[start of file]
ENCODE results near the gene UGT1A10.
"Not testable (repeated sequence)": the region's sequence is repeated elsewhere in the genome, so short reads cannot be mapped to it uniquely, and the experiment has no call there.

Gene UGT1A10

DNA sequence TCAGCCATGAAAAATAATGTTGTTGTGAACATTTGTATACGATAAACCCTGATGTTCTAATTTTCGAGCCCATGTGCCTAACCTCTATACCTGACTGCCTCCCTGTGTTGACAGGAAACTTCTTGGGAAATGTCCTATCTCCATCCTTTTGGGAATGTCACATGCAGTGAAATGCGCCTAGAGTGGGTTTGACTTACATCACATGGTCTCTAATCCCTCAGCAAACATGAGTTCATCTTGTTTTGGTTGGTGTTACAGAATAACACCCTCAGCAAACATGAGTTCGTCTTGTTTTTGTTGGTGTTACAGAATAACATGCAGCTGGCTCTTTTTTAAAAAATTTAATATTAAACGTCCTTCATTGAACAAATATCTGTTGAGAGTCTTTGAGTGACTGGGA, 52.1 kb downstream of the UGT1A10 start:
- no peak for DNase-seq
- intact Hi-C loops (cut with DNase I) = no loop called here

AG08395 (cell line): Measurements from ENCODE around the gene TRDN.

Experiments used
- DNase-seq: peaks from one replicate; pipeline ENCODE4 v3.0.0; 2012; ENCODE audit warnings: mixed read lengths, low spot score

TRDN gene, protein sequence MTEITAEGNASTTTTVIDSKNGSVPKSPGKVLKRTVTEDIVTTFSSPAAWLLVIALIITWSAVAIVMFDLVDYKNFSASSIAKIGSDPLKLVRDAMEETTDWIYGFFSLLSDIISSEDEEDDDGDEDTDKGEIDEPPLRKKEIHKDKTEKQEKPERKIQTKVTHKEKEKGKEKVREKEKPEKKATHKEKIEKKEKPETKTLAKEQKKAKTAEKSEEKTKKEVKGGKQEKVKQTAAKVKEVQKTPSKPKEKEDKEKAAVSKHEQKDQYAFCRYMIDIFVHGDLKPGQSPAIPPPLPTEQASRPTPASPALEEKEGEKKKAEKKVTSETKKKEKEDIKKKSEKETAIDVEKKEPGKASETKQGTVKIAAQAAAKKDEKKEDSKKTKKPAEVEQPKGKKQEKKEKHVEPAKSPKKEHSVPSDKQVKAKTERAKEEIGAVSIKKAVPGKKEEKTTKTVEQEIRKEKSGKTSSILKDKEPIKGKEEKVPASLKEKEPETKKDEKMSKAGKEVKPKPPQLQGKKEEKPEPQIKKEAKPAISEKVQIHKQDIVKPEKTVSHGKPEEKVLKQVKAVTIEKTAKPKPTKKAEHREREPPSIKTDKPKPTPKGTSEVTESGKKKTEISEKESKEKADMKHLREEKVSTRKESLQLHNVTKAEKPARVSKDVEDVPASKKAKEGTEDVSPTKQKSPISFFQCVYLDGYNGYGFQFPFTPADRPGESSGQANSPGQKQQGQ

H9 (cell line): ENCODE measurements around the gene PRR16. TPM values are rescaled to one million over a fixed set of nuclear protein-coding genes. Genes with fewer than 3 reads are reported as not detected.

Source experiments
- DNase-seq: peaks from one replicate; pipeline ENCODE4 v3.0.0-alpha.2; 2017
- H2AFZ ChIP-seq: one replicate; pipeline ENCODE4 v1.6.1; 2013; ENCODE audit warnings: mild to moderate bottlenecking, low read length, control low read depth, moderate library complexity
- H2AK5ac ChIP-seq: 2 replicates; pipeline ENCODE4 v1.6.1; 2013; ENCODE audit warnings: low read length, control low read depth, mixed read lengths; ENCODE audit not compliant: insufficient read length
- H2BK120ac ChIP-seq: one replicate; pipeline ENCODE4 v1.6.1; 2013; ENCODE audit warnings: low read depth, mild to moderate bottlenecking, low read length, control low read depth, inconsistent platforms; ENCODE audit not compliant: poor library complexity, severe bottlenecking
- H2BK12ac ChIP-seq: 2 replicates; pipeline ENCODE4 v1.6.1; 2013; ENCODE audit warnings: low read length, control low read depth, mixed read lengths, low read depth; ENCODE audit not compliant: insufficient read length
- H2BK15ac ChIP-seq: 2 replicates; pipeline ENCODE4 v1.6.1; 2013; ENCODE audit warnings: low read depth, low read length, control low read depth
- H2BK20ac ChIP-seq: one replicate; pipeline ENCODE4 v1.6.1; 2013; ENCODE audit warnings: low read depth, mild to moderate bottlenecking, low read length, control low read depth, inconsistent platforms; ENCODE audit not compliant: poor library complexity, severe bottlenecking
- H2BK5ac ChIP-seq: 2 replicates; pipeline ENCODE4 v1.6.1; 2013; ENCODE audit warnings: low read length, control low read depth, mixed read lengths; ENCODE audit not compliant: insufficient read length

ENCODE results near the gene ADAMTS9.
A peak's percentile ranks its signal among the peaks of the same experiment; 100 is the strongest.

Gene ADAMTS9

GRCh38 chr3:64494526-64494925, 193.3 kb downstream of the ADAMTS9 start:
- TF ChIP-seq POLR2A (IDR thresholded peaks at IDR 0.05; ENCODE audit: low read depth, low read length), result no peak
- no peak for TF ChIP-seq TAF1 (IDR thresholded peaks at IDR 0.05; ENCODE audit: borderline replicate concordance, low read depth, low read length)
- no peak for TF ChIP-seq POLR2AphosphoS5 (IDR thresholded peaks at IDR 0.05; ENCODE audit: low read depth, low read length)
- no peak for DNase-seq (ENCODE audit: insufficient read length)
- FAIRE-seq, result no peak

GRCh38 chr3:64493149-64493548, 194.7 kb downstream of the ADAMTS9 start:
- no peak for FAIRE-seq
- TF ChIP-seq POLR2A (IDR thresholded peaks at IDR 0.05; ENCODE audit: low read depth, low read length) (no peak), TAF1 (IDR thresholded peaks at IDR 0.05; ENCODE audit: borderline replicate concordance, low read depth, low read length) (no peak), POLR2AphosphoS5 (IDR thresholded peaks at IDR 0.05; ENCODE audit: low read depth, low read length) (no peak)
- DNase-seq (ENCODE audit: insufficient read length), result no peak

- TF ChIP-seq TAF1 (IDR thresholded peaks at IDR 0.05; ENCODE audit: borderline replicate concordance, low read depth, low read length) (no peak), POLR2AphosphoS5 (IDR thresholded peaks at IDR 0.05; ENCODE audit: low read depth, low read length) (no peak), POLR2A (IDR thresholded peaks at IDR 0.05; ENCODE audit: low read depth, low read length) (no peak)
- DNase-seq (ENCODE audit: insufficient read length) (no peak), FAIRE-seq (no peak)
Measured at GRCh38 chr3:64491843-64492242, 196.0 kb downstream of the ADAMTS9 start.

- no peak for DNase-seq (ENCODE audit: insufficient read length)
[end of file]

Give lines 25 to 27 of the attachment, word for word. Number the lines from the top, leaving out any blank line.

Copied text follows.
- TF ChIP-seq POLR2A (IDR thresholded peaks at IDR 0.05; ENCODE audit: low read depth, low read length), result no peak
- no peak for TF ChIP-seq TAF1 (IDR thresholded peaks at IDR 0.05; ENCODE audit: borderline replicate concordance, low read depth, low read length)
- no peak for TF ChIP-seq POLR2AphosphoS5 (IDR thresholded peaks at IDR 0.05; ENCODE audit: low read depth, low read length)